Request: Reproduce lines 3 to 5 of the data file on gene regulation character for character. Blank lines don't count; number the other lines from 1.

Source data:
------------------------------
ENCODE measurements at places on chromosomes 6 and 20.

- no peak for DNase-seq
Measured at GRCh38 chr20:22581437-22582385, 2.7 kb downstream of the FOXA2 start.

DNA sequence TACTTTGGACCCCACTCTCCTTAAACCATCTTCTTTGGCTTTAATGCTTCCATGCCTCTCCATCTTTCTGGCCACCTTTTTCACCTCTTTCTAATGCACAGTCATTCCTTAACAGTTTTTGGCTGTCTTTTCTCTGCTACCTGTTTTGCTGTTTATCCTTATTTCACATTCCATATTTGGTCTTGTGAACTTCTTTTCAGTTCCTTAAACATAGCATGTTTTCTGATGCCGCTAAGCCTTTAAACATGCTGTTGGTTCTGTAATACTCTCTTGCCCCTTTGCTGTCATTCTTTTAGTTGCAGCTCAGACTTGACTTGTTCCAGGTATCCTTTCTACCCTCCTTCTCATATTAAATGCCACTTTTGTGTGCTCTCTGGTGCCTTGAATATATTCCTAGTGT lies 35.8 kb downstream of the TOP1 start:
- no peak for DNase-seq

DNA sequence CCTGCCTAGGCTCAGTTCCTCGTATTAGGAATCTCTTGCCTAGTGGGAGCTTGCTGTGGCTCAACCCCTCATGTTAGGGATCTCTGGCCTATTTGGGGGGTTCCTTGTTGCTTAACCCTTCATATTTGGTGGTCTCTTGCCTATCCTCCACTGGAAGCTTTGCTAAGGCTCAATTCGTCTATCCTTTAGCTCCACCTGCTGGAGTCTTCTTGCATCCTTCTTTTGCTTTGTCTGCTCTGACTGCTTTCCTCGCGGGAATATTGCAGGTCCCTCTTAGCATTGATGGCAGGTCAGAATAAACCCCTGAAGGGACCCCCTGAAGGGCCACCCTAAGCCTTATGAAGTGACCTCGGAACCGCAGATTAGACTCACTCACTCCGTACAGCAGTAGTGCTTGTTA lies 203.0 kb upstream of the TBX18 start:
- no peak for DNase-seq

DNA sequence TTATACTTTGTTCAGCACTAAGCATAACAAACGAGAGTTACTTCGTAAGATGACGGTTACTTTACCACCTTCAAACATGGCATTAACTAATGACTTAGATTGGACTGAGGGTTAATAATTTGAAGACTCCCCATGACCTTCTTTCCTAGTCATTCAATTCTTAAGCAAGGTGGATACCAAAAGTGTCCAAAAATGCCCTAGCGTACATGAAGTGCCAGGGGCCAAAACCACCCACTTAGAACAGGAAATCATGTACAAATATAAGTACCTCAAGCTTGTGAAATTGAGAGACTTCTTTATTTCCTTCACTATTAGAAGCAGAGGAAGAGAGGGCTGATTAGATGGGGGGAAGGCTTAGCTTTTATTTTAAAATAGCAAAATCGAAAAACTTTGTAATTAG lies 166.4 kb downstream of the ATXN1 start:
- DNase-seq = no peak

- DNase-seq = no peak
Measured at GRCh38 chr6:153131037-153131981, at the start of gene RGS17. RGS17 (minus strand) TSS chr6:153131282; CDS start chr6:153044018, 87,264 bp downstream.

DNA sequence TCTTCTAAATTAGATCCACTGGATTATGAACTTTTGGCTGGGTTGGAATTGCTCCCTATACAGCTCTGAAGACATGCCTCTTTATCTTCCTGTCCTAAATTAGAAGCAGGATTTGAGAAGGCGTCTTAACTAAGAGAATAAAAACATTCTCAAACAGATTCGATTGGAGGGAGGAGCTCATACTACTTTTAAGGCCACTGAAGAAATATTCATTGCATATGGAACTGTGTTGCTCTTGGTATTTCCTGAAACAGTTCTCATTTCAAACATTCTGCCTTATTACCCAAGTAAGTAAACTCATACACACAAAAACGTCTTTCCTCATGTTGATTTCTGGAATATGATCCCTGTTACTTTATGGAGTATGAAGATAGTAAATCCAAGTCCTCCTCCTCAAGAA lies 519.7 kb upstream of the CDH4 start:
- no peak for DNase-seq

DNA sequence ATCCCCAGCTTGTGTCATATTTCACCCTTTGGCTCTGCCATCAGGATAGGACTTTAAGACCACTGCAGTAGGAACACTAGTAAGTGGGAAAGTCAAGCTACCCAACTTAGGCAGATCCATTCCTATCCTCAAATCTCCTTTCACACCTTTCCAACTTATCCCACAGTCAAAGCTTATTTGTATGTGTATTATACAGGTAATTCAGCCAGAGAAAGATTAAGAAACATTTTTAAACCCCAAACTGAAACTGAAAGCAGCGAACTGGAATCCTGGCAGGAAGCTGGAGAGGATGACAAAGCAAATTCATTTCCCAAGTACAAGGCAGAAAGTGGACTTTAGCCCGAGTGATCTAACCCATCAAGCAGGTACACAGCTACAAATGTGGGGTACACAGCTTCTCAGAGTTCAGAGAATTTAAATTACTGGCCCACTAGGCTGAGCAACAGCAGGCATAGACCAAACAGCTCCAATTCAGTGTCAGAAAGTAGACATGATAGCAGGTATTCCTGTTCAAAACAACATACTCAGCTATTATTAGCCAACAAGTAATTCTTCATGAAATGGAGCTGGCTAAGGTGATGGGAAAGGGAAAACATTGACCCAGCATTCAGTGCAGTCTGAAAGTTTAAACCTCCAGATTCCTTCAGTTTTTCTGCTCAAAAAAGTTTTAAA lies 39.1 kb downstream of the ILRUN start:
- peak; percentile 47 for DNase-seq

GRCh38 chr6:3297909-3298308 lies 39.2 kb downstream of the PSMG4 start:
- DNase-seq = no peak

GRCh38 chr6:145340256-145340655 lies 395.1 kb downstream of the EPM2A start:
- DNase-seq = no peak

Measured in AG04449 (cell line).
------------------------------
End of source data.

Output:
Measured at GRCh38 chr20:22581437-22582385, 2.7 kb downstream of the FOXA2 start.

DNA sequence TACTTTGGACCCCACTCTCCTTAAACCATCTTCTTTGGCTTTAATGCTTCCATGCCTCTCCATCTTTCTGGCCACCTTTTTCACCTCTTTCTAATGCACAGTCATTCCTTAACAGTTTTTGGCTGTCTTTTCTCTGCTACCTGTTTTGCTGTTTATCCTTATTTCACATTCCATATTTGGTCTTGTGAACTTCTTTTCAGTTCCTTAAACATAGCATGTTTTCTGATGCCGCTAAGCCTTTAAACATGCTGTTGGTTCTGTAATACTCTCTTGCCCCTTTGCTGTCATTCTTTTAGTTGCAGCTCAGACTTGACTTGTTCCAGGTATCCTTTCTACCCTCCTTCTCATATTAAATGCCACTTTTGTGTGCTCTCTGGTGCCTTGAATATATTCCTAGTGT lies 35.8 kb downstream of the TOP1 start:
- no peak for DNase-seq